The Little Book That Beats the Market

Simple and concise.

1 min read

  • It is generally a good idea to invest your money.
  • You should buy shares in a company when they are at a discount of your estimated value.
    • But you probably don't know how to estimate that value, so don't try. You'll loose your money.
  • Good indicators of value are 'earnings yield' and 'return on capital.' Especially when combined.
    • Earnings yield can be found by dividing the earnings per share with the share price.
    • Return on capital is found by how much they get back as compared to how much of their capital they invested. If they open a factory, and it earns them $200.000, and it cost them $100.00 to open it, that is a 50% return on capital - which is pretty good.
  • Because you don't know how to invest on your own, this is the magic formula that you follow.
    • First, make a list of the largest 3500 companies in the US exchange. Then sort by return on capital.
    • Secondly, do that again - but this time for earnings yield.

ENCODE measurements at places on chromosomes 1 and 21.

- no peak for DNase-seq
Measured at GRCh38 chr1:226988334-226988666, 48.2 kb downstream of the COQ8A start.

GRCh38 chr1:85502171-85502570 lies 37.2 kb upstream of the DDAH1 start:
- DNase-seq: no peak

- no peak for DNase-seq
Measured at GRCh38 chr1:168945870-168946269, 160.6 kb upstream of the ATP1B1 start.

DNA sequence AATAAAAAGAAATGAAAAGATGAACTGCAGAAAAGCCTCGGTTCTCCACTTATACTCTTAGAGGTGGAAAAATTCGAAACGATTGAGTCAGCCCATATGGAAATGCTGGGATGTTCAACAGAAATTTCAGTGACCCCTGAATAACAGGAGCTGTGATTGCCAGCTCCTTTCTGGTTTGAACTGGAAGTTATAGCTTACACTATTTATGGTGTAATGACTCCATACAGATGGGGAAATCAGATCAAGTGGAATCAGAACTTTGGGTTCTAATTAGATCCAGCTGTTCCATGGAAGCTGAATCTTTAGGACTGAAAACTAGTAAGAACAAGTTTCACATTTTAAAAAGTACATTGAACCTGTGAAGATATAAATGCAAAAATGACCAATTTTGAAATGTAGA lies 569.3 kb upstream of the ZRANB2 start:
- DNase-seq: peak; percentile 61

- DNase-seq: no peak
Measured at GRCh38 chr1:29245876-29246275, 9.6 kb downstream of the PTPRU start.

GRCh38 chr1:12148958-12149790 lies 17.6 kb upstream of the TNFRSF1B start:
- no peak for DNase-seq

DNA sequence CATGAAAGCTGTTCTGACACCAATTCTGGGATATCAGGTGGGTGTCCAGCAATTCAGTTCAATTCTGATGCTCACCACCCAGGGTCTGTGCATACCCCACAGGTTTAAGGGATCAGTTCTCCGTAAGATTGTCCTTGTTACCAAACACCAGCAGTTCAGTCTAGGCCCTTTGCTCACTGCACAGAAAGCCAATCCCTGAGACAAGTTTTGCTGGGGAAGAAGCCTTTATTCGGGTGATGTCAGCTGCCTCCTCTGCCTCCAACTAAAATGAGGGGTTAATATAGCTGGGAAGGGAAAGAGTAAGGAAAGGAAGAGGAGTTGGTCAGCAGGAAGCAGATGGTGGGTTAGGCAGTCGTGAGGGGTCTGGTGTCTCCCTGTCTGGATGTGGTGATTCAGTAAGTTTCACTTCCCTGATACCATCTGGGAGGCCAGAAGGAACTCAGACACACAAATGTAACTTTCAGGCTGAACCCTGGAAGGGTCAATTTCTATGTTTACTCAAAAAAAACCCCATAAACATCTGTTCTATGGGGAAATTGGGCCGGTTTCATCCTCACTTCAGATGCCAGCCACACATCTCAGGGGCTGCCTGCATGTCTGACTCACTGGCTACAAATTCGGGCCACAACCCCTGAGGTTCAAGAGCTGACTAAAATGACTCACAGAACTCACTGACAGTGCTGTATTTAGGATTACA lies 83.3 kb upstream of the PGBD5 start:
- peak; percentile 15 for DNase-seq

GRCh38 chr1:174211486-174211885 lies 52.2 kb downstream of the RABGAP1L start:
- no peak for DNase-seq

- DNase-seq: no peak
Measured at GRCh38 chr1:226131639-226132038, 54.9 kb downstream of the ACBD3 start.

• Third, combine those two lists. This gives you a ranked list of companies, ranked by both their return on capital and earnings yield.
    • The goal is to buy 20-30 stocks, such that, on average, you find good deals. So you buy the top 20-30 stocks. Any given individual stock may perform 'not so well', but on average, you'll do pretty great.
    • However, you should space out your investments. A good rule of thumb is to invest 30-40% of your intended investment every quarter for a year.
  • This magic formula seems to have worked very well in the past. And it will probably work well in the future, because it is simply a ranking formula.
    • However, it does not work for shorter timespans. But it does seem to work on longer timespans.

Enjoy my book notes? Join the newsletter

I'll send you an email when I release new notes. No spam, ever.